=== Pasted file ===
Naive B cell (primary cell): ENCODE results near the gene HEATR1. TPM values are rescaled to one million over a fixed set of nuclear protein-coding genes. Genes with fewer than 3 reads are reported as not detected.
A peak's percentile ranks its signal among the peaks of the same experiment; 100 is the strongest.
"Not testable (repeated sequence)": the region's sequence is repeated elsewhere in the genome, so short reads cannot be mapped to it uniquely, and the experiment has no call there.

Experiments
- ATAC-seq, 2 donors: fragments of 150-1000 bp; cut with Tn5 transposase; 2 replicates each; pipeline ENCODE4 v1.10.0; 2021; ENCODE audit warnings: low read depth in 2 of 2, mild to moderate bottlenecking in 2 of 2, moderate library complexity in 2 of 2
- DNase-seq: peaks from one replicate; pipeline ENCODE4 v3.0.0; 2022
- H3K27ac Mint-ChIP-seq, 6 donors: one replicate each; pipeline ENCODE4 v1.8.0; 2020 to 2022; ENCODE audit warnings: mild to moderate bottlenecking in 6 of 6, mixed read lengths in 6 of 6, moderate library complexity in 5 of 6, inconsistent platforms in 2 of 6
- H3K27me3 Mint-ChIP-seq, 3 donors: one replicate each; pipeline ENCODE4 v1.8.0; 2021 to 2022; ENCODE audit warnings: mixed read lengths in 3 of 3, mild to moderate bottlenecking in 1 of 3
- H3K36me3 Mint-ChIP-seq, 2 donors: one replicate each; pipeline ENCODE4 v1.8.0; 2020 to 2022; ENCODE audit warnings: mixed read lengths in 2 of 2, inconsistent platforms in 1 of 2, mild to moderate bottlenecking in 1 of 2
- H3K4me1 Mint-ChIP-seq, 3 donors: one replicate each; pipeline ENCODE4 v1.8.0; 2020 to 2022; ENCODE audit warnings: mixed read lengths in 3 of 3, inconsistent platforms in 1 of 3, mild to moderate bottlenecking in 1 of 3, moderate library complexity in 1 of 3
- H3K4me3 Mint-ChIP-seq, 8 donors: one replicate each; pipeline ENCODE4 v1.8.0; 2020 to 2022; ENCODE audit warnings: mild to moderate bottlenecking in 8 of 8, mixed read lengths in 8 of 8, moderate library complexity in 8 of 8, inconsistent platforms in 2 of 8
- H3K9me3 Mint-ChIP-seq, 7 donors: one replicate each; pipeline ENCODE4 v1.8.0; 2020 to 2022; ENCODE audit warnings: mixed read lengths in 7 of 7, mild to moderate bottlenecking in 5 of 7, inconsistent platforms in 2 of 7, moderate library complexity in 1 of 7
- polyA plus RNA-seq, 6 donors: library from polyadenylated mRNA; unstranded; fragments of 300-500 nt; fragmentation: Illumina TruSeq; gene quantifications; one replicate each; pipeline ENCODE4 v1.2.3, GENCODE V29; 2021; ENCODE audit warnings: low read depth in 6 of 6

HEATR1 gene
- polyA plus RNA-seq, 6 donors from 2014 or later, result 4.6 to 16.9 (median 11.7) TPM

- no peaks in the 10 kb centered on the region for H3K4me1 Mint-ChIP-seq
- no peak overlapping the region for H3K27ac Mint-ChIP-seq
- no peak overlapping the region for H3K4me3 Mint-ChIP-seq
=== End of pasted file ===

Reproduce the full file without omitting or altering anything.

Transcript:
Naive B cell (primary cell): ENCODE results near the gene HEATR1. TPM values are rescaled to one million over a fixed set of nuclear protein-coding genes. Genes with fewer than 3 reads are reported as not detected.
A peak's percentile ranks its signal among the peaks of the same experiment; 100 is the strongest.
"Not testable (repeated sequence)": the region's sequence is repeated elsewhere in the genome, so short reads cannot be mapped to it uniquely, and the experiment has no call there.

Experiments
- ATAC-seq, 2 donors: fragments of 150-1000 bp; cut with Tn5 transposase; 2 replicates each; pipeline ENCODE4 v1.10.0; 2021; ENCODE audit warnings: low read depth in 2 of 2, mild to moderate bottlenecking in 2 of 2, moderate library complexity in 2 of 2
- DNase-seq: peaks from one replicate; pipeline ENCODE4 v3.0.0; 2022
- H3K27ac Mint-ChIP-seq, 6 donors: one replicate each; pipeline ENCODE4 v1.8.0; 2020 to 2022; ENCODE audit warnings: mild to moderate bottlenecking in 6 of 6, mixed read lengths in 6 of 6, moderate library complexity in 5 of 6, inconsistent platforms in 2 of 6
- H3K27me3 Mint-ChIP-seq, 3 donors: one replicate each; pipeline ENCODE4 v1.8.0; 2021 to 2022; ENCODE audit warnings: mixed read lengths in 3 of 3, mild to moderate bottlenecking in 1 of 3
- H3K36me3 Mint-ChIP-seq, 2 donors: one replicate each; pipeline ENCODE4 v1.8.0; 2020 to 2022; ENCODE audit warnings: mixed read lengths in 2 of 2, inconsistent platforms in 1 of 2, mild to moderate bottlenecking in 1 of 2
- H3K4me1 Mint-ChIP-seq, 3 donors: one replicate each; pipeline ENCODE4 v1.8.0; 2020 to 2022; ENCODE audit warnings: mixed read lengths in 3 of 3, inconsistent platforms in 1 of 3, mild to moderate bottlenecking in 1 of 3, moderate library complexity in 1 of 3
- H3K4me3 Mint-ChIP-seq, 8 donors: one replicate each; pipeline ENCODE4 v1.8.0; 2020 to 2022; ENCODE audit warnings: mild to moderate bottlenecking in 8 of 8, mixed read lengths in 8 of 8, moderate library complexity in 8 of 8, inconsistent platforms in 2 of 8
- H3K9me3 Mint-ChIP-seq, 7 donors: one replicate each; pipeline ENCODE4 v1.8.0; 2020 to 2022; ENCODE audit warnings: mixed read lengths in 7 of 7, mild to moderate bottlenecking in 5 of 7, inconsistent platforms in 2 of 7, moderate library complexity in 1 of 7
- polyA plus RNA-seq, 6 donors: library from polyadenylated mRNA; unstranded; fragments of 300-500 nt; fragmentation: Illumina TruSeq; gene quantifications; one replicate each; pipeline ENCODE4 v1.2.3, GENCODE V29; 2021; ENCODE audit warnings: low read depth in 6 of 6

HEATR1 gene
- polyA plus RNA-seq, 6 donors from 2014 or later, result 4.6 to 16.9 (median 11.7) TPM

- no peaks in the 10 kb centered on the region for H3K4me1 Mint-ChIP-seq
- no peak overlapping the region for H3K27ac Mint-ChIP-seq
- no peak overlapping the region for H3K4me3 Mint-ChIP-seq